Editorial: SC fixes legislators' liability

Editorial: SC fixes legislators' liability

FPJ EditorialUpdated: Tuesday, March 05, 2024, 11:34 PM IST
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Supreme Court of India | PTI

The recent pronouncement by the Supreme Court, led by Chief Justice DY Chandrachud, emphatically underscores the paramount importance of probity in public life. The Constitution Bench, comprising seven members, made a decisive departure from the 1998 verdict, which granted MPs and MLAs immunity from criminal proceedings regarding their speeches and votes in Parliament. This pivotal decision signals a shift toward ensuring accountability and integrity in the legislative process. Justice Chandrachud, in authoring the new verdict, elucidates that the immunity afforded to legislators aims to empower them in fulfilling their duties without fear or favour. However, he aptly clarifies that such immunity does not extend to accepting bribes for speeches or votes. The court's recognition of the ethical boundaries delineated by Articles 105 and 194 of the Constitution is commendable, firmly asserting that accepting bribes remains both unethical and unacceptable.

The overturning of immunity in cases involving bribery is a significant stride towards upholding the sanctity of public service. Nevertheless, a cautious approach is warranted to prevent unintended consequences. There is a risk that members expressing dissenting views or voting against party lines might face unwarranted accusations of bribery. This poses a challenge to the delicate balance between accountability and the freedom of legislators to act independently. Historically, instances abound where false cases were instituted against political leaders, especially those at odds with the government. While the legal system ultimately vindicates those above board, the toll on their reputation and well-being is undeniable. The Supreme Court's decision is a welcome step, though it necessitates safeguards to prevent misuse and to ensure that legislators can exercise independent judgment without fear of reprisals.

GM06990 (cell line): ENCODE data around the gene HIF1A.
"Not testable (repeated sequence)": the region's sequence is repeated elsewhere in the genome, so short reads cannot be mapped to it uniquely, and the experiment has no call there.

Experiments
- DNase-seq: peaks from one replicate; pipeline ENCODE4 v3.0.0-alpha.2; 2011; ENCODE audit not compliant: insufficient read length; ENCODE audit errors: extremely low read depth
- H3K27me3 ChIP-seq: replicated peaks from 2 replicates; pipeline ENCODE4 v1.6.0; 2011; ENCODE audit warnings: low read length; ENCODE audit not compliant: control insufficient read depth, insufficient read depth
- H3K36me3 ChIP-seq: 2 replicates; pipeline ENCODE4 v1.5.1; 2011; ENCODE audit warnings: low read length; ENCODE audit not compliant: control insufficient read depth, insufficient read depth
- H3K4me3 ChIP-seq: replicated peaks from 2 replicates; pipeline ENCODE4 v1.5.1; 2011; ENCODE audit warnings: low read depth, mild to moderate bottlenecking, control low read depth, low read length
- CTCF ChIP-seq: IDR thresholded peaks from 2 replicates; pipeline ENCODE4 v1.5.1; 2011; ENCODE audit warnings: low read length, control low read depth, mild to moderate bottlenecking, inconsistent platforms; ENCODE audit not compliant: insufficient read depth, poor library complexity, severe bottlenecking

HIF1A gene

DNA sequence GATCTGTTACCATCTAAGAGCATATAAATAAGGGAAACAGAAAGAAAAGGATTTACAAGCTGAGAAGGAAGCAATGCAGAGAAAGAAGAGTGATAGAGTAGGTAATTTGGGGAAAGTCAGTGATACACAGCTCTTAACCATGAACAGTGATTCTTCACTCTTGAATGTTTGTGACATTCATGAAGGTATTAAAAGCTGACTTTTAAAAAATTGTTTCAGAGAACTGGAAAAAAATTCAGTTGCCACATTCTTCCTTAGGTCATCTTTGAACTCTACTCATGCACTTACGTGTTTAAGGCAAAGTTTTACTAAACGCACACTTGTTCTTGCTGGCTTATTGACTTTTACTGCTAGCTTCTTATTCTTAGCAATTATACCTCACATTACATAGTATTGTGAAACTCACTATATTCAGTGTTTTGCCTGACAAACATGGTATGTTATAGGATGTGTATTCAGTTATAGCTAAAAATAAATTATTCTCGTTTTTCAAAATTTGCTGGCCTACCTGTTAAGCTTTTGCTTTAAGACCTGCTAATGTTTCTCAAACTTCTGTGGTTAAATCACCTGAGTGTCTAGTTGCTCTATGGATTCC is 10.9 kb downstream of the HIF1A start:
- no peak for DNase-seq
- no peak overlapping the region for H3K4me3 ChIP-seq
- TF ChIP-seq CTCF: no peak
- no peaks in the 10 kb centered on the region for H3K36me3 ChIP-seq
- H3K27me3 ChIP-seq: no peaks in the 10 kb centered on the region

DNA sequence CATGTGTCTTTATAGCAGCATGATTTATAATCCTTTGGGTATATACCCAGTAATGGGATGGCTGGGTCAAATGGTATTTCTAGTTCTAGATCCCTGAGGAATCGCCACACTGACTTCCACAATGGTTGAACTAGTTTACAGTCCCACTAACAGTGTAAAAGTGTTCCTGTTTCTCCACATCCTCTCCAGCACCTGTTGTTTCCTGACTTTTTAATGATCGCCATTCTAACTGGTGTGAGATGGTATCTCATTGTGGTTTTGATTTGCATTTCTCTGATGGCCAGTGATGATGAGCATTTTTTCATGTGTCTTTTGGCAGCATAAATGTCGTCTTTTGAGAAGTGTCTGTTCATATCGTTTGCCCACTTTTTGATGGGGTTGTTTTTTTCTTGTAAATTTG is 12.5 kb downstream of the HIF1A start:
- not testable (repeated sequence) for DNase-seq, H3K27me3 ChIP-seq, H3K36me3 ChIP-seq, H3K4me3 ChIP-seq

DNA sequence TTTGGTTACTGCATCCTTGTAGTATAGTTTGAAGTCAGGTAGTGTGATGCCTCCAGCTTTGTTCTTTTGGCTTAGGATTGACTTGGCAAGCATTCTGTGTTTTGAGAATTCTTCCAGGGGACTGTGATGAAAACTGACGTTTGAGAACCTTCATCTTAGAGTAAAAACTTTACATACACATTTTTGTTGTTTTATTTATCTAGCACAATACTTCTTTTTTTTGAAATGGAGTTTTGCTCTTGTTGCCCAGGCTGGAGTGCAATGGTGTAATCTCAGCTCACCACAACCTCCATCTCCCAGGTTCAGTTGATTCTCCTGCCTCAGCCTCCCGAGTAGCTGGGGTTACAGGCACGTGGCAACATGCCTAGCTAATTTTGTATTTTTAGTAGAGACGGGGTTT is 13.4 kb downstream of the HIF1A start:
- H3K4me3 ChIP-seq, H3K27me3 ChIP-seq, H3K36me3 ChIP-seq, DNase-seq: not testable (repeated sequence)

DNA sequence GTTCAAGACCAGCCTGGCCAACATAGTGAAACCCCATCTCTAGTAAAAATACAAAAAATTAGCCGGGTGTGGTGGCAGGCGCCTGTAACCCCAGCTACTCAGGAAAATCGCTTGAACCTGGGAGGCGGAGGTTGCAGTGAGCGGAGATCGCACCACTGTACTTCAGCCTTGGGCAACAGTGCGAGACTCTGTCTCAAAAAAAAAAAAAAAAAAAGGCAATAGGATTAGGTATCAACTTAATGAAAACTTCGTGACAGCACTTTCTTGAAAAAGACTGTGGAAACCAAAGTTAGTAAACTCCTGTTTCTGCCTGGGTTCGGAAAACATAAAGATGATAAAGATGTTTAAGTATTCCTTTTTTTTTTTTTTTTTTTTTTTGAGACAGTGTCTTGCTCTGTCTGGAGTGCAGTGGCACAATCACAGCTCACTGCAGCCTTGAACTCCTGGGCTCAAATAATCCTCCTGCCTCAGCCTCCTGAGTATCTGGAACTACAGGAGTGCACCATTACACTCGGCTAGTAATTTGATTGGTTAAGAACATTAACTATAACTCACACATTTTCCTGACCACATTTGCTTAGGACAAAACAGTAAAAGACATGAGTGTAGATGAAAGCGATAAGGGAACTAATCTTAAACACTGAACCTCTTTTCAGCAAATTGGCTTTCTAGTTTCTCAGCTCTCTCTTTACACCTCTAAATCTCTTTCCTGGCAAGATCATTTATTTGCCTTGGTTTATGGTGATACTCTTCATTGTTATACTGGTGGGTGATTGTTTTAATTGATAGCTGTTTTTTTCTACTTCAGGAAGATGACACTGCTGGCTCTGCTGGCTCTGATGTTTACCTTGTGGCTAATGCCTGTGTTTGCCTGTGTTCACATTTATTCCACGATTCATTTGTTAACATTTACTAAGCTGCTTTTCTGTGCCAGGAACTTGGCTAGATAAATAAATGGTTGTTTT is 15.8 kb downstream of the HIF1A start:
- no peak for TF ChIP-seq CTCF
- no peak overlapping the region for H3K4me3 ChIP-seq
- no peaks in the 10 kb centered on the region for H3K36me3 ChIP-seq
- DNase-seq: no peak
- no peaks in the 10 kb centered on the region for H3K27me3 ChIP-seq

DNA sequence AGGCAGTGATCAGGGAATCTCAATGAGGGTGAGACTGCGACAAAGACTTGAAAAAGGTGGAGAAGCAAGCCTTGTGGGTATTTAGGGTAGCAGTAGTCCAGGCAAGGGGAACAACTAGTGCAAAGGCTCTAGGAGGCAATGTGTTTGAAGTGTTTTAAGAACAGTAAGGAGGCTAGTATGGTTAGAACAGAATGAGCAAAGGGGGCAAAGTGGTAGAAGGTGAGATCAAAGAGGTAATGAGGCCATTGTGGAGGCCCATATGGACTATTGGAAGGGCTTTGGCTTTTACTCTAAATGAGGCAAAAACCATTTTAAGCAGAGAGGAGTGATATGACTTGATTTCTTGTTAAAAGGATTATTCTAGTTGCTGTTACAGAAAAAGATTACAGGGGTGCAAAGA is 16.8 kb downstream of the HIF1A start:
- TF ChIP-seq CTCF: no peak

In celebrating this decision, it is crucial to emphasise that it should not be misconstrued as a curb on the freedom of legislators to think or act independently. Preserving the delicate equilibrium between accountability and autonomy is vital to avoid lending credence to accusations of bribery based on dissenting opinions or votes against party directives. Ultimately, the Supreme Court's verdict serves as a clarion call for upholding the principles of integrity and accountability in public life, urging legislators to discharge their duties with a sense of responsibility and ethical conduct. It should not be seen as a license to question the integrity of any member who speaks or acts in defiance of the party directive or for a vindictive government to go after MPs and MLAs who vote according to the dictates of their conscience.

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